Nadal, Federer struggle into Qatar quarters
DOHA, Qatar - Roger Federer and fever-hit Rafael Nadal both had to fight their way out of trouble before reaching the quarterfinals of the Qatar Open on Wednesday.
Federer needed to recover from 4-5 down in the first-set tiebreaker and from 1-4 down in the second set against Swiss compatriot, and childhood friend, Marco Chiudinelli - ranked only 117 in the world - before coming through 7-6, 7-5.
World No. 1 Nadal had to survive a tight first set and the loss of his first love set in nearly two years before overcoming the inspired hitting of Lukas Lacko, the world’s No. 83 from Slovakia, 7-6, 0-6, 6-3.
Both superstars were confronted with opponents who hit hard and flat and had little to lose, enabling them to attack the ball freely.
But both had reasons for being below par.
Nadal has been feeling unwell for several days and spent much of the day resting, while Federer found it difficult to generate his usual intensity while playing against a compatriot and long-term friend.
Lacko often took the breath away with the way he hurtled around the court and hit the ball as though trying to puncture it. Had he held on to his early break of serve at 2-1 or pushed through when he had Nadal at a 5-5 later in the first set, things may have been different.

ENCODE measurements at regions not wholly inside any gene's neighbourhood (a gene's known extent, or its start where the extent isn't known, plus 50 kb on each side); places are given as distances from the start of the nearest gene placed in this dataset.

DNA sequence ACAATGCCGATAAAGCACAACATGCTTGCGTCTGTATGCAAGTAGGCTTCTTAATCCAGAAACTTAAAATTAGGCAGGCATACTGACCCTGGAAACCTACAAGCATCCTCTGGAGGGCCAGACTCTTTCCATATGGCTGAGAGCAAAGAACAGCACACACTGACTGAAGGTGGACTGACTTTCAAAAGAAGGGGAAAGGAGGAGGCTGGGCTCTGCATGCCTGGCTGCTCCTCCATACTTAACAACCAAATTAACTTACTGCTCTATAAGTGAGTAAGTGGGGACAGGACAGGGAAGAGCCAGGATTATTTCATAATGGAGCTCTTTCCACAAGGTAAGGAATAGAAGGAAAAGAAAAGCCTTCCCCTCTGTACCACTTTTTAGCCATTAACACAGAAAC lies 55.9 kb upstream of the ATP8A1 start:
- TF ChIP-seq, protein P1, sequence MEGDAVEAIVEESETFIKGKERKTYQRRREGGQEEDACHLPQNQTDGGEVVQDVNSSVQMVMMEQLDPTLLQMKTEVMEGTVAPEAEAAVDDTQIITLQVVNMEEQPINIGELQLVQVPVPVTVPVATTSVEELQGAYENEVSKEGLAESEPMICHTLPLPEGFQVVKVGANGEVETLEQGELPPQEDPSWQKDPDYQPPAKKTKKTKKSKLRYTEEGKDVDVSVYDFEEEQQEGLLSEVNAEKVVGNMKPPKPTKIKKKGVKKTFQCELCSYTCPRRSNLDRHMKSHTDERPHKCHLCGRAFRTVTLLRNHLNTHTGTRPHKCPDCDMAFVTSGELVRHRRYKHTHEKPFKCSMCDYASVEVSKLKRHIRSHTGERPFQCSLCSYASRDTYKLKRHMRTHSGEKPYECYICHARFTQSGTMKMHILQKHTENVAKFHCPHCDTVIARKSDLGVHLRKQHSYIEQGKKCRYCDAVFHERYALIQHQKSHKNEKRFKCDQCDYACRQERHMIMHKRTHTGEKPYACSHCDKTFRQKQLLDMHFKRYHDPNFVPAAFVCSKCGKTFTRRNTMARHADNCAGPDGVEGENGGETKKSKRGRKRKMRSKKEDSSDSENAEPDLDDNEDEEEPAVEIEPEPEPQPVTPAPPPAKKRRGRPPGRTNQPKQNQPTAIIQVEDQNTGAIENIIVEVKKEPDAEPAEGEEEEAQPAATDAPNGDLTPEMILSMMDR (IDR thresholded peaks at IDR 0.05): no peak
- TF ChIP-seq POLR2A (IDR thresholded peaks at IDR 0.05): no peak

But Nadal was focused at the start of the final set, ran hard and played solid counterattacking percentages, and was rewarded with a far higher ratio of errors from Lacko.
“It was a very difficult match,” said Nadal, who celebrated his survival with evident relief and enthusiasm. “But I resisted. I just made up my mind to do my best in the final set. I came back but it was very tiring for me.”
Federer’s survival against Chiudinelli followed a razor-thin recovery in saving three successive set points in his opening encounter against Thomas Schoorel, the Dutch qualifier, before progressing similarly in two tight sets.
“Playing such a good friend is so rare for me,” Federer said. “And seeing him maybe having an injury as well, and feeling bad for him, and hopeful that he’s not going to have another injury, was really difficult.
“We used to live [within] walking distance from each other, and spent so much time together, and now all of a sudden we are playing together here in Qatar.”
Federer will next face Viktor Troicki, a member of a Serbian team that won the Davis Cup in Belgrade last month. Troicki also reached the last eight with a 6-3, 6-1 win over Teimuraz Gabashvili of Russia.
Nadal’s next opponent is Ernests Gulbis, the talented Latvian who overwhelmed Antonio Veic, a Croatian qualifier, 6-3, 6-1, and who will probably enjoy recalling memories of troubling Federer in a three-set quarter-final battle here last year.
Philipp Kohlschreiber, the eighth-seeded German, was beaten 7-6, 6-7, 7-6 by Ivo Karlovic, a Croatian whose serve descends from steeper angles than any player on the tour.
Karlovic, once a top 20 player, but now working his way back up from the 70s after injury, served almost as effectively as ever, not losing a service game throughout. Nor did Kohlschreiber, which caused the contest to depend on a tiebreaker in all three sets. It was the fifth time in five sets this week that Karlovic had taken the tussle to a tiebreaker.
Jo-Wilfried Tsonga continued his comeback from a knee injury by reaching the quarterfinals with a 6-2, 6-4 win over Sergei Bubka, the son of Olympic gold medal pole vaulter Sergey Bubka.